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Accessing platform-specific details on ONIE compliant devices in Linux

By Announcements, Blog

The DENT project has been promoting the use of an Open Network Install Environment (ONIE) within Linux-based networking products. Recently, a number of useful features have been added to the upstream Linux kernel to help with the adoption of this environment. Deep dive into the story behind these contributions.

ONIE hardware requirements

The project has little-to-no hardware limitation, at least regarding the underlying platform. Manufacturers can use almost any common architecture supported by the Linux kernel. One requirement however, is to include a non-volatile storage, whatever its type, to store ONIE specific product data. The range of information the manufacturer can provide is wide, ranging from the serial number of the device to the MAC addresses for the network interfaces, along with various version numbers, manufacturing date and place, as well as manufacturer specific information.

To be really useful, this data must be parsable in a generic way. This is the purpose of ONIE’s TlVInfo format. The format is named after the data layout within the storage: TLV or Type Length and Value fields. Basically, we expect each entry to be made of an encoded value giving the type of field, concatenated with the size of the payload and the data itself.

All TLV entries follow each other in a table which shall not exceed 2048 bytes. The ONIE format specifies a number of mandatory fields which define the overall structure, such as an easy to spot 8-bytes ID (“TlvInfo”), a version number for the entire table, its length, and at the end, a CRC-32 to check data integrity. In between, all possible fields are listed here, aside from vendor-specific extensions of course:

Such information can be used by the system administrators to know the origin of the product, its serial number, etc. But most importantly, one could expect the Linux kernel drivers to extract information from this table in order to configure the hardware. On network switches, a common requirement is to use a consistent and unique range of MAC addresses for the network interfaces, which could typically be specified in the ONIE TlvInfo table. This however requires a good integration in the system, deeper than just offering access to the raw content of the storage medium.

The NVMEM subsystem

Due to too much code duplication between various misc/ EEPROM drivers, and seeing the growing need for a standard consumer API to access their content, an NVMEM framework was contributed to the Linux kernel in 2015. Besides the needed factorization between all drivers, it introduced a standard device-tree API to both expose small amounts of data through “NVMEM cells”, as well as a consumer API which can be used by device drivers to retrieve the content of these cells. Over the years, the NVMEM subsystem was extended to support any kind of storage like NAND or SPI-NOR flashes. As an example of use, the NVMEM abstraction quickly became the right way to expose MAC addresses to network controller drivers. ONIE TlvInfo tables can be stored in almost any kind of non-volatile storage medium and need to expose their content to drivers, making the fit with the NVMEM subsystem quite obvious. Unfortunately, the subsystem had to evolve a little bit in order to allow this synergy.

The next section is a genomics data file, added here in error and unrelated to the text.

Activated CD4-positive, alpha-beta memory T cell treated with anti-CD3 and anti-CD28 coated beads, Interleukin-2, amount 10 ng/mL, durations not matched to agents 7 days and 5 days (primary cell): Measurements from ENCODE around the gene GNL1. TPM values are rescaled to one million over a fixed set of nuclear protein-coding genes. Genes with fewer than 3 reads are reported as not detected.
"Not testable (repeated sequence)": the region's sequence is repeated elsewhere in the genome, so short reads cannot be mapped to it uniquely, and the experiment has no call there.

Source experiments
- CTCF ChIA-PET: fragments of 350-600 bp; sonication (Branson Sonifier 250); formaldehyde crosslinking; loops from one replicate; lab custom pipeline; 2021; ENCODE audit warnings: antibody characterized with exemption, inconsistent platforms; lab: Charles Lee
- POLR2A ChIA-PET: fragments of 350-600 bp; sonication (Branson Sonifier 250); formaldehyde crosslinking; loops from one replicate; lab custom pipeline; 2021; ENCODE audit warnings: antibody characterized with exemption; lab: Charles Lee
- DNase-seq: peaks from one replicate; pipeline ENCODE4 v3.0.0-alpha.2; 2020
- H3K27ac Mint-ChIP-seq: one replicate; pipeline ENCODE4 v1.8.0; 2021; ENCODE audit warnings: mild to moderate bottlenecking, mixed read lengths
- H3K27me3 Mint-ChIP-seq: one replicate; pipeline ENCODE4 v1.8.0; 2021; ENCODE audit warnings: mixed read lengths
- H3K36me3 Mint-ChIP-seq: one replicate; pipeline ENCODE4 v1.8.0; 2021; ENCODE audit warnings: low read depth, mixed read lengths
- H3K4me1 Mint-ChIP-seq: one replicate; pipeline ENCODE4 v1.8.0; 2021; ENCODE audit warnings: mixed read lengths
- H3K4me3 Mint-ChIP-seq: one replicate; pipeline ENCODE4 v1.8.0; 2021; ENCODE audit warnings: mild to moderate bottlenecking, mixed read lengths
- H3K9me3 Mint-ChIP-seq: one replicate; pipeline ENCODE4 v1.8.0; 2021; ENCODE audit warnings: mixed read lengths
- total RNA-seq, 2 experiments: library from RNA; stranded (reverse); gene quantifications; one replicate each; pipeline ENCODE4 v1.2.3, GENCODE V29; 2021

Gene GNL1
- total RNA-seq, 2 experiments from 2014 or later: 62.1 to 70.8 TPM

Until recently, the framework only supported static device-tree bindings, only describing the precise location of each piece of data inside the storage. Said otherwise, one would need to know precisely the location and size of each field in advance, which does not match ONIE’s TlvInfo concept where flexibility is key. The DENT project hence decided to fund additional kernel development in order to be able to support these tables.

The NVMEM layout interface and the ONIE layout driver

The entire design of the NVMEM subsystem predating 2015, no support whatsoever for any advanced parsing mechanism was considered. The only binding existing was using fixed offsets and sizes and would definitely not fit the ONIE TlvInfo purpose. Instead, such a design would need to target a storage area from which useful information could be extracted, and tell the Linux kernel what logic to follow in order to parse its content and expose the cells.

Supporting such a new logic in the NVMEM subsystem became the target and in order to tackle this, the DENT project contracted Bootlin, an engineering company which made Linux kernel developments and upstreaming its expertise. As the company was already deeply involved in the kernel community, Miquèl Raynal, who drove these developments, quickly found the most relevant and hopefully efficient approach to address the DENT’s needs. Indeed, sharing with the community has been key in this quest, as Michael Walle, an active member of the community, had already tried to do something similar. His first approach, while technically relevant, unfortunately did not convince the maintainers. Exchanging with Michael and building a common solution to overcome the known difficulties lead to a satisfying cooperation which ended into a common series which, after several additional tries, would become the adopted solution. Despite having received early validation from many members of the community as there were actual expectations regarding the whole NVMEM layout logic, the upstreaming process took time, meticulous testing and many reviews, further certifying the commitment of the DENT project to act as a leader and a contributor of the Linux kernel community.